[19 February 2013]

For reasons not worth going into (it’s a long story) I was once involved in a discussion of how to tell, given a sequence of objects of a given kind and two descriptions (or variable references) denoting items X and Y in the sequence, whether X and Y are identical or distinct. (This topic came up during a discussion of whether we needed clearer notions of identity conditions for this class of objects.)

One of my interlocutors suggested that we did not need to specify any identity conditions at all. Since X and Y were presented to us in a sequence, we could always tell whether X and Y are the same or different by looking at their position in the sequence. If X and Y are both at the same position in the sequence, then X must be identical to Y, and if X and Y are at different positions in the sequence, then X and Y must be distinct from each other.

Now, the first claim (if X and Y are at the same position in the sequence, then X = Y) is obviously true. And the second (if X and Y are at different positions in the sequence, then X ≠ Y) is manifestly false, though sadly my interlocutor never stood still long enough for me to point this out. Let X be “the Fibonacci number F_{1}” and Y be “the Fibonacci number F_{2}“. These occur at different positions (1 and 2) in the Fibonacci series, but both expressions denote the integer 1. So we cannot safely infer, from the fact that X and Y identify things at different positions in a sequence, that X and Y identify different things.

As I discovered the other day, Frege turns out to have a word to say on this topic, too. I wish I had had this quotation ready to hand during that discussion.

… die Stelle in der Reihe kann nicht der Grund des Unterscheidens der Gegenstände sein, weil diese schon irgendworan unterschieden sein müssen, um in einer Reihe geordnet werden zu können.

… their positions in the series cannot be the basis on which we distinguish the objects, since they must already have been distinguished somehow or other, for us to have been able to arrange them in a series.

(Gottlob Frege, *Die Grundlagen der Arithmetic*, 1884; rpt Stuttgart: Reclam, 1987; tr. by J. L. Austin as *The Foundations of arithmetic* 1950, rpt. Evanston, Illinois: Northwestern University Press, 1980, § 42.)

There is fundamental difference between sequence of (instances of) value types and sequence of instances of reference types. In XDM representatives of the latter are sequences of nodes, and of the former — sequences of non-nodes (such as xs:string, xs:integer, … etc.), aka anyAtomicType.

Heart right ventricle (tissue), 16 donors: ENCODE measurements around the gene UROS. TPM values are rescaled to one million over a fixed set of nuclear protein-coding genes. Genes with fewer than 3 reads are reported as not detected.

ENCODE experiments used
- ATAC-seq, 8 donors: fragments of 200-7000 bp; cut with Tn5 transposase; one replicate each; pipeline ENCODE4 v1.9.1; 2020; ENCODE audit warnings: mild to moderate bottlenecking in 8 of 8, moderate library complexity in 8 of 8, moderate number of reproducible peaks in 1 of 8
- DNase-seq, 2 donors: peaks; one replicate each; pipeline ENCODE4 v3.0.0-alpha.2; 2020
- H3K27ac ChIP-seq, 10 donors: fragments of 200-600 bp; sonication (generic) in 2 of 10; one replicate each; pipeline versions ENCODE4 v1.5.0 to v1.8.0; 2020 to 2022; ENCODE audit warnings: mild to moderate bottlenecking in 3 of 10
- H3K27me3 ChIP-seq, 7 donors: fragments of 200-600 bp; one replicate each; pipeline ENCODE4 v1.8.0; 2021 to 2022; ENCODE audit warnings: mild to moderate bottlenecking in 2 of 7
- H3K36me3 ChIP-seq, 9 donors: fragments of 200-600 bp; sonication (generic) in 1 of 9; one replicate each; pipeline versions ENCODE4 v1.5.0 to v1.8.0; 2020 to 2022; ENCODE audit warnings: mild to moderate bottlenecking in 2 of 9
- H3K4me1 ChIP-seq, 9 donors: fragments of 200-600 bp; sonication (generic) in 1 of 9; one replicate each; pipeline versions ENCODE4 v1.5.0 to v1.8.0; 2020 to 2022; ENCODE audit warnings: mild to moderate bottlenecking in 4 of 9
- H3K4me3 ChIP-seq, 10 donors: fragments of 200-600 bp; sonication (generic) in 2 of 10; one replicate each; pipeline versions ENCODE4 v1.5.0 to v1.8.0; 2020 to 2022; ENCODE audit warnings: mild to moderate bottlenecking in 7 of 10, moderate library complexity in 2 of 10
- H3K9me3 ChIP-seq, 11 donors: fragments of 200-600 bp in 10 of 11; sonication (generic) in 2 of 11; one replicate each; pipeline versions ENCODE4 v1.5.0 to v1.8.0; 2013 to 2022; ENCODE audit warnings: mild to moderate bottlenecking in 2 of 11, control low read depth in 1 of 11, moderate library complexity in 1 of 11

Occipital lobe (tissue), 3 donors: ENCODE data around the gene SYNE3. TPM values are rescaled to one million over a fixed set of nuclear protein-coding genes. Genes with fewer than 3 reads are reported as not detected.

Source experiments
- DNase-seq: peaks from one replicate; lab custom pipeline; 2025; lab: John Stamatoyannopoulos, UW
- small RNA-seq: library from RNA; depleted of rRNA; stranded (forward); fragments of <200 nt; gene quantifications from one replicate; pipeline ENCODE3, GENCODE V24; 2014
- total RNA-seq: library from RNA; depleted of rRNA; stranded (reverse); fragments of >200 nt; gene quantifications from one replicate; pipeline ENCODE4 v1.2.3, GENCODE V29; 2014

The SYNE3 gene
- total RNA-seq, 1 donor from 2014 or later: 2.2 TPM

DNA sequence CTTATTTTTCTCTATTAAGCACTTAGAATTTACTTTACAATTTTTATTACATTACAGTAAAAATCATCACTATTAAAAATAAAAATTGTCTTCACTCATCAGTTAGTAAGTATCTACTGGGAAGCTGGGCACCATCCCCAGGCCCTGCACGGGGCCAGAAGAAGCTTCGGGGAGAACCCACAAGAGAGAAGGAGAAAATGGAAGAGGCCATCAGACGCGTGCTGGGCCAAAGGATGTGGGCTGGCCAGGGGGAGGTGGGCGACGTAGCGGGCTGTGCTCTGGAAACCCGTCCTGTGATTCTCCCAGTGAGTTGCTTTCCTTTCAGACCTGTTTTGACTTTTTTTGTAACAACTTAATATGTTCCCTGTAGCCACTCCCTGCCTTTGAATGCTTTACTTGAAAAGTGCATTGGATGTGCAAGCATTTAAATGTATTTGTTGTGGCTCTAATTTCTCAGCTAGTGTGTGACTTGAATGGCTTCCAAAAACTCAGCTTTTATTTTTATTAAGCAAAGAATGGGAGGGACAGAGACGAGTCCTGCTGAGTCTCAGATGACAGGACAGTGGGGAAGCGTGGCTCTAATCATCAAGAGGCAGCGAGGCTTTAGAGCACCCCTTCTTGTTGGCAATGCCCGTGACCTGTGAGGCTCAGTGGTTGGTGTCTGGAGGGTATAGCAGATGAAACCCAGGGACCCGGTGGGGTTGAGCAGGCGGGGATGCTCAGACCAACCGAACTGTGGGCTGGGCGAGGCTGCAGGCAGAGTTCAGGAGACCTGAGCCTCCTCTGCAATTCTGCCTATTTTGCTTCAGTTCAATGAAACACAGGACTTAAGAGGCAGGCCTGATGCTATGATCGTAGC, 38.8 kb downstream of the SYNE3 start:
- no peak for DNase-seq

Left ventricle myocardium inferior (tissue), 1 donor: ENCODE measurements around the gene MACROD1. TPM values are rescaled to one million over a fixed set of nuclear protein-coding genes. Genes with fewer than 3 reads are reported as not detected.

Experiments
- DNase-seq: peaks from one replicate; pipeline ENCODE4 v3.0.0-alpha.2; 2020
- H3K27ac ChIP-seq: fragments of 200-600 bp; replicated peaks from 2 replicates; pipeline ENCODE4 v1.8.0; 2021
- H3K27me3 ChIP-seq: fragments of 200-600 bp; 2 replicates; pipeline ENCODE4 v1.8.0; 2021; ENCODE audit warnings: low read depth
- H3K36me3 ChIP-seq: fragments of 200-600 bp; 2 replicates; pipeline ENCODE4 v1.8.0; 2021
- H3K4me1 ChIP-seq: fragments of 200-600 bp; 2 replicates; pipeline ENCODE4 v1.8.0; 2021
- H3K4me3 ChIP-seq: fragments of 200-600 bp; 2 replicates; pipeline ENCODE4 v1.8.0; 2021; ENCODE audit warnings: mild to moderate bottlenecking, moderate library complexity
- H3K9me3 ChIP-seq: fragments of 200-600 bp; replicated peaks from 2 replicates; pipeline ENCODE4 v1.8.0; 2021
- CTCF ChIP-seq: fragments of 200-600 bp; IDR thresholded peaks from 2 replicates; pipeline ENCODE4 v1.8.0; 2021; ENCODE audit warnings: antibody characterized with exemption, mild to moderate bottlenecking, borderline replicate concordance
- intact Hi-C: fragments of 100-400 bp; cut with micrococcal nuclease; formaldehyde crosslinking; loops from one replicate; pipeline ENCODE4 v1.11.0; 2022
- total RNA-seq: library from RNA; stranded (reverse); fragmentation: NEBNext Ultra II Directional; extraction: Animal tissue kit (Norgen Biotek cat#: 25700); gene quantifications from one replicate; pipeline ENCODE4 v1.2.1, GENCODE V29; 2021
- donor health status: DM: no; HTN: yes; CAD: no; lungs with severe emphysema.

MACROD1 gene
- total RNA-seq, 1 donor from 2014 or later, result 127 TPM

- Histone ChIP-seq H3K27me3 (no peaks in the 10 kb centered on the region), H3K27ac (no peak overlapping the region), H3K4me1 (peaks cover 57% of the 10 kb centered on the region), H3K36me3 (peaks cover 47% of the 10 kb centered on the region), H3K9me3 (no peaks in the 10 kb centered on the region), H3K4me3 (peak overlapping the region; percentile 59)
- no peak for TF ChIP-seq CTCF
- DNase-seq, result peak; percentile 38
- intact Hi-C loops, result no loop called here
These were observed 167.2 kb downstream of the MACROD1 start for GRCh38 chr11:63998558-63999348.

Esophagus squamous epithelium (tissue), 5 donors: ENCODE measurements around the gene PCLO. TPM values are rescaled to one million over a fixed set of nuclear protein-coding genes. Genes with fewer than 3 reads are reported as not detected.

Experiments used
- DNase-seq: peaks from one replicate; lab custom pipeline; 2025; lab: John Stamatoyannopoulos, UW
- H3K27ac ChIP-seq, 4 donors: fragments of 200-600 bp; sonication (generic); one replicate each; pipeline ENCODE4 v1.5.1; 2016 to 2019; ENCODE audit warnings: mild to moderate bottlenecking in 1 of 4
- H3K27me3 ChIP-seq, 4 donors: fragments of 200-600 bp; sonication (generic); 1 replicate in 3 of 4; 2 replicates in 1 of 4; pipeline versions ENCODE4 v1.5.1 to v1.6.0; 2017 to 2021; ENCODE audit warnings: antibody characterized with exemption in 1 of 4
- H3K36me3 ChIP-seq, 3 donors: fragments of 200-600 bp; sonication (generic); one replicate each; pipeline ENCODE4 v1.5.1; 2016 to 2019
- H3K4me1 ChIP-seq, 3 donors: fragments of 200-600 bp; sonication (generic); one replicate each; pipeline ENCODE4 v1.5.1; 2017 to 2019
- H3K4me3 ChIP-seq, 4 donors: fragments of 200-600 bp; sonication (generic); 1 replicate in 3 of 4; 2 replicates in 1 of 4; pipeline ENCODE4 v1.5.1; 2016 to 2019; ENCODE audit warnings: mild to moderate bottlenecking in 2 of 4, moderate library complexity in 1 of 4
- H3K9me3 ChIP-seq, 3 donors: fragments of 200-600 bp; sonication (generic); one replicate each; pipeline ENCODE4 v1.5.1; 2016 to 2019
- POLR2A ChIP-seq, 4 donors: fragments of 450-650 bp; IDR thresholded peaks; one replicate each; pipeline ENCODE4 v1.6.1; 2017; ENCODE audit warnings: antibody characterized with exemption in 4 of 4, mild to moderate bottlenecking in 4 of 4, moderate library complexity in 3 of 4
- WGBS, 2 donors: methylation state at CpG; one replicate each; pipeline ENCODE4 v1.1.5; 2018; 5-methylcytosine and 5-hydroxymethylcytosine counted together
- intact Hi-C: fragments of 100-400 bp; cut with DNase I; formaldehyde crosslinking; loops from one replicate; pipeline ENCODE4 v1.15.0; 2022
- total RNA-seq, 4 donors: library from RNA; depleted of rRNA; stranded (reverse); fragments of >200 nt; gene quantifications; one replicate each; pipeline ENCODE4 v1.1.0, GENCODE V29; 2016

The question of identity has been resolved well in traditional programming languages — remember VB’s “By Ref” and “By Val”.

It isn’t just a whim to follow the rule that value types are passed by value, and reference types are passed by reference. This just reflects the fact that equality between two identically-typed non-atomic objects isn’t generally possible based only on the values of their members (properties) — no conclusion can be made unless we have the exact reference to (handle of) the object.

The same is in full force when comparing sequences of non-atomic objects. I find that the only correct definition of equality of such sequences is the expression that compares for equality the ids (such as generate-id()) of their members:

deep-equal( $seq1/generate-id(), $seq2/generate-id() )

We don’t actually perform deep equality above, because all items of the two sequences are atomic — I used deep-equal just for convenience, as I am not aware of any other standard function that could be used for sequence comparison.

Exactly this definition of “sequence-equal” needs to be used if/when we define the rules for function memoization.

It is easy to give an example where comparing two sequence of non-atomic items with deep-equal() leads to error, despite the fact that the two sequences compare as truly deep-equal — it is enough to try to make use of the parents of these nodes and see that they are generally not the same.

My modest 2c.

Dimitre